Grant Lee Buffalo, “Arousing Thunder.” That Grant Lee Buffalo even saw the mainstream light of day in the ‘90s was a testament to how bizarre the musical landscape was back then. (The band also toured with Pearl Jam and R.E.M., which probably didn’t hurt.) Quirky Americana characters and sepia-toned folk-rock with rushes of noise – akin to American Music Club, in an abstract way – made GLB one of my hidden treasures as a kid. This one’s from the underrated follow-up to 1993’s Mighty Joe Moon, 1996’s Copperopolis, which you can probably find for about a dollar at your nearest Exchange. Grant-Lee Phillips has since released a slew of solo albums, including a covers disc which features an amazing version of Robyn Hitchcock’s “I Often Dream of Trains.”

Sun Kil Moon, “Carry Me Ohio.” The finest moment of Mark Kozelek’s post-Red House Painters band (and that’s including SKM Modest Mouse covers LP and several Neil Young-inspired LPs since). He’s a Massillon, Ohio native – and I believe was pals with another one-time Clevelander, Jason Molina of Magnolia Electric Co. -- which you can tell because he pronounces “Tuscarawas” correctly in this tune. A good one for the impending autumn and the changing of leaves.


Cage Match: Berlin vs. Gary Numan

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First things first, an introduction: I’m the new kid on the block here at Addicted to Vinyl, but not new to Cleveland. Although I’m now based in St. Louis and run the A to Z music blog at the Riverfront Times, I wrote for the Plain Dealer, Free Times and Scene for years. (You probably did not see my work in the Rocky River High School publication The Pirate Press. That’s likely okay.) Thanks to Matt for ceding his digital platform to me so I can torture Addicted to Vinyl readers with my prose.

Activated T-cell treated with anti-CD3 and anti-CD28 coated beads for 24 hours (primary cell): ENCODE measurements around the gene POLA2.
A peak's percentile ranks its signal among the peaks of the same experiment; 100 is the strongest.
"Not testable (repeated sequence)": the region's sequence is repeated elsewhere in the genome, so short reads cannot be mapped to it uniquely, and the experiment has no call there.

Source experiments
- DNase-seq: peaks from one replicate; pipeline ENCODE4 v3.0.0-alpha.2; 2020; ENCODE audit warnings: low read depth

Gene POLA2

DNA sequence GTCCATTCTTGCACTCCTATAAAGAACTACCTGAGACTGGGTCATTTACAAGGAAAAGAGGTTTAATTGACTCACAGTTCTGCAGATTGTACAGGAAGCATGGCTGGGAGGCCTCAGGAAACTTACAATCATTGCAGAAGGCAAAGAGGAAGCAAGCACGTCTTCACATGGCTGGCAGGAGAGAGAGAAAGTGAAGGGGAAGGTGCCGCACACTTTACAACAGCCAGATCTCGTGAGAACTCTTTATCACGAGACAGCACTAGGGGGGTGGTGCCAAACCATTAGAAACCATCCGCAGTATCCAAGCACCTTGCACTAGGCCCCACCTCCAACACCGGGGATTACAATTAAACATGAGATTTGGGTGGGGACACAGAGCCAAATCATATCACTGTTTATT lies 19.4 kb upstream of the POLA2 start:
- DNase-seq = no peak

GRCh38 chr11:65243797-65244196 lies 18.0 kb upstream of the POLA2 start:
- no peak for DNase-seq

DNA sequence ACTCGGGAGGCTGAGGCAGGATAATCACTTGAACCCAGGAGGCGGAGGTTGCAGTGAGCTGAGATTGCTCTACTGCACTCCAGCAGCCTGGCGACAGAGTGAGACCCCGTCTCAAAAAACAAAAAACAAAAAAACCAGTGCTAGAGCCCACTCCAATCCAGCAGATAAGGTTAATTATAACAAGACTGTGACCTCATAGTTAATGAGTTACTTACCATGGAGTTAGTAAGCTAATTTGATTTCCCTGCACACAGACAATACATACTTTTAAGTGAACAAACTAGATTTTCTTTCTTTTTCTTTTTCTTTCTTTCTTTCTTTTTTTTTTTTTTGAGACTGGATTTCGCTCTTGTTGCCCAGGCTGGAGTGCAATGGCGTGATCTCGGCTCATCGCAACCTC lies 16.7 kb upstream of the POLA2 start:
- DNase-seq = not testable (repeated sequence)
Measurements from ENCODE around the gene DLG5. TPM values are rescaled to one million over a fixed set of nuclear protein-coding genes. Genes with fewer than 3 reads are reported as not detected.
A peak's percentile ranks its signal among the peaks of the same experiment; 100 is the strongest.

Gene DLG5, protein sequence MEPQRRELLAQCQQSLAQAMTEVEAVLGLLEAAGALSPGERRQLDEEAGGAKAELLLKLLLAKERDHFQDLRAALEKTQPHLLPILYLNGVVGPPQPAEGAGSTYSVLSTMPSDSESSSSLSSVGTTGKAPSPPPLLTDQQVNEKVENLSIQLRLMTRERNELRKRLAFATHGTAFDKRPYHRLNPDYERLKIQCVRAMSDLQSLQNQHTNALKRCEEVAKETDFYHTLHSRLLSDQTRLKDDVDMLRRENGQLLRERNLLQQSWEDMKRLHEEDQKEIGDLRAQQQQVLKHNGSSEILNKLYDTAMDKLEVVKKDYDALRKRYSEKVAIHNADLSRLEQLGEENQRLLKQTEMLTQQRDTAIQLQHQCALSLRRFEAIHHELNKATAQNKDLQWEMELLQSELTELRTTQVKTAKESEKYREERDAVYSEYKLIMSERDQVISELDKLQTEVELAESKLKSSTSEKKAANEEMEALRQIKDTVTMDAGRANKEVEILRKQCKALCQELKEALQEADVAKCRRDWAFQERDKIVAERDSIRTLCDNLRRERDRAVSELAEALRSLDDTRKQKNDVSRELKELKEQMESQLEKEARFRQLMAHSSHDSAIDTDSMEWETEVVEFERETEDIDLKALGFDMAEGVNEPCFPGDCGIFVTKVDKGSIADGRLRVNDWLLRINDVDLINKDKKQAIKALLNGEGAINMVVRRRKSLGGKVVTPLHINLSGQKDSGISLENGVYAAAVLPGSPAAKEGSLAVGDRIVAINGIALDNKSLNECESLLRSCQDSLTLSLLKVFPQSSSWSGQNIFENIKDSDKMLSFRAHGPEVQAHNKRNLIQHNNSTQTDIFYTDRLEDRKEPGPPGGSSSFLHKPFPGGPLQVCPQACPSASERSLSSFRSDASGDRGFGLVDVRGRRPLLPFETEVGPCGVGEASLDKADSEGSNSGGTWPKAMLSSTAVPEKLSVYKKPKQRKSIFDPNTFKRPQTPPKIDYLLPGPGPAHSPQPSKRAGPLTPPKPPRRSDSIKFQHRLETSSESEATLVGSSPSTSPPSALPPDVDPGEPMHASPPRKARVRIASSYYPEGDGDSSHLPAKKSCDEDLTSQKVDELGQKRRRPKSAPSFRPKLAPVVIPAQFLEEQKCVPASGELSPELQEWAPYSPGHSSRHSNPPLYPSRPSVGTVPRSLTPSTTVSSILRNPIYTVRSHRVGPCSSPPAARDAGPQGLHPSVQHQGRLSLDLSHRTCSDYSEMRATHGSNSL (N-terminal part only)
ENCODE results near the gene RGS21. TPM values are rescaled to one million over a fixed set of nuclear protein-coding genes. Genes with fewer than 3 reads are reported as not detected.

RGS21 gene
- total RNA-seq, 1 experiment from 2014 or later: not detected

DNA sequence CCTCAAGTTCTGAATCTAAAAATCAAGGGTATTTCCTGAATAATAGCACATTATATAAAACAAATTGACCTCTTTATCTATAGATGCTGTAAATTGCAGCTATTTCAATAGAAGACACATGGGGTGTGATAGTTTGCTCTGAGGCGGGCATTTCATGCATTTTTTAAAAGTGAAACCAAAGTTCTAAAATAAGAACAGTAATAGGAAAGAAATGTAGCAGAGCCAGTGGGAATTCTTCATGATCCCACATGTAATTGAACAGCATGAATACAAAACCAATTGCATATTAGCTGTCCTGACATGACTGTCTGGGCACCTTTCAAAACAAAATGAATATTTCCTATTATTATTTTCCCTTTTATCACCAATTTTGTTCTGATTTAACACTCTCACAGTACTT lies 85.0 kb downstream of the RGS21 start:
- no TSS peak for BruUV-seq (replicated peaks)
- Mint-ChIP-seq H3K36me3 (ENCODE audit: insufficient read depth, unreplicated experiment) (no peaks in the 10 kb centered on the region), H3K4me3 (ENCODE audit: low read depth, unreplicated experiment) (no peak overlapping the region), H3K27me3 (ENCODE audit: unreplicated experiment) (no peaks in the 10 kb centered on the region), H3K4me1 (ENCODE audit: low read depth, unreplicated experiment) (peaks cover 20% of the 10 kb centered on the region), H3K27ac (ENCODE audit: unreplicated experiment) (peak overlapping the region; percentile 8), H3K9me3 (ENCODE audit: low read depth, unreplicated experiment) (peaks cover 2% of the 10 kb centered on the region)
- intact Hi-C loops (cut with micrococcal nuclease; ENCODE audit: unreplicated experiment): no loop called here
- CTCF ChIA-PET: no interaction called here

But enough about me; let’s talk about transportation. More specifically: how the ‘80s were obsessed with transportation and movement. Part of this stems from the decade’s futuristic music – which dovetailed nicely with our long-standing obsession with space-age ways to travel (cf. the Jetsons’ hover cars, space walks and Star Trek’s teleportation pixilation).

More than likely, though, the transportation fascination stemmed from the decade’s love affair with dance music, sequencers and the drum machine – components perfect for any limb-loosening tune or Jazzercise soundtrack. You can’t help but move to new-wave, whether you’re doing the Molly Ringwald or pretending like you’re Belinda Carlisle.

Even the artists liked to move. Missing Persons went walking in L.A. Lionel Richie magically danced on the ceiling. Michael Jackson moonwalked. Billy Ocean asked -- nay, commanded – that we get out of his dreams and get into his car. Even REO Speedwagon threw away its oars. Forever.

This wordy, rambling introduction, of course, sets up the mother of all new-wave transportation battles:

Berlin “The Metro” vs. Gary Numan, “Cars.”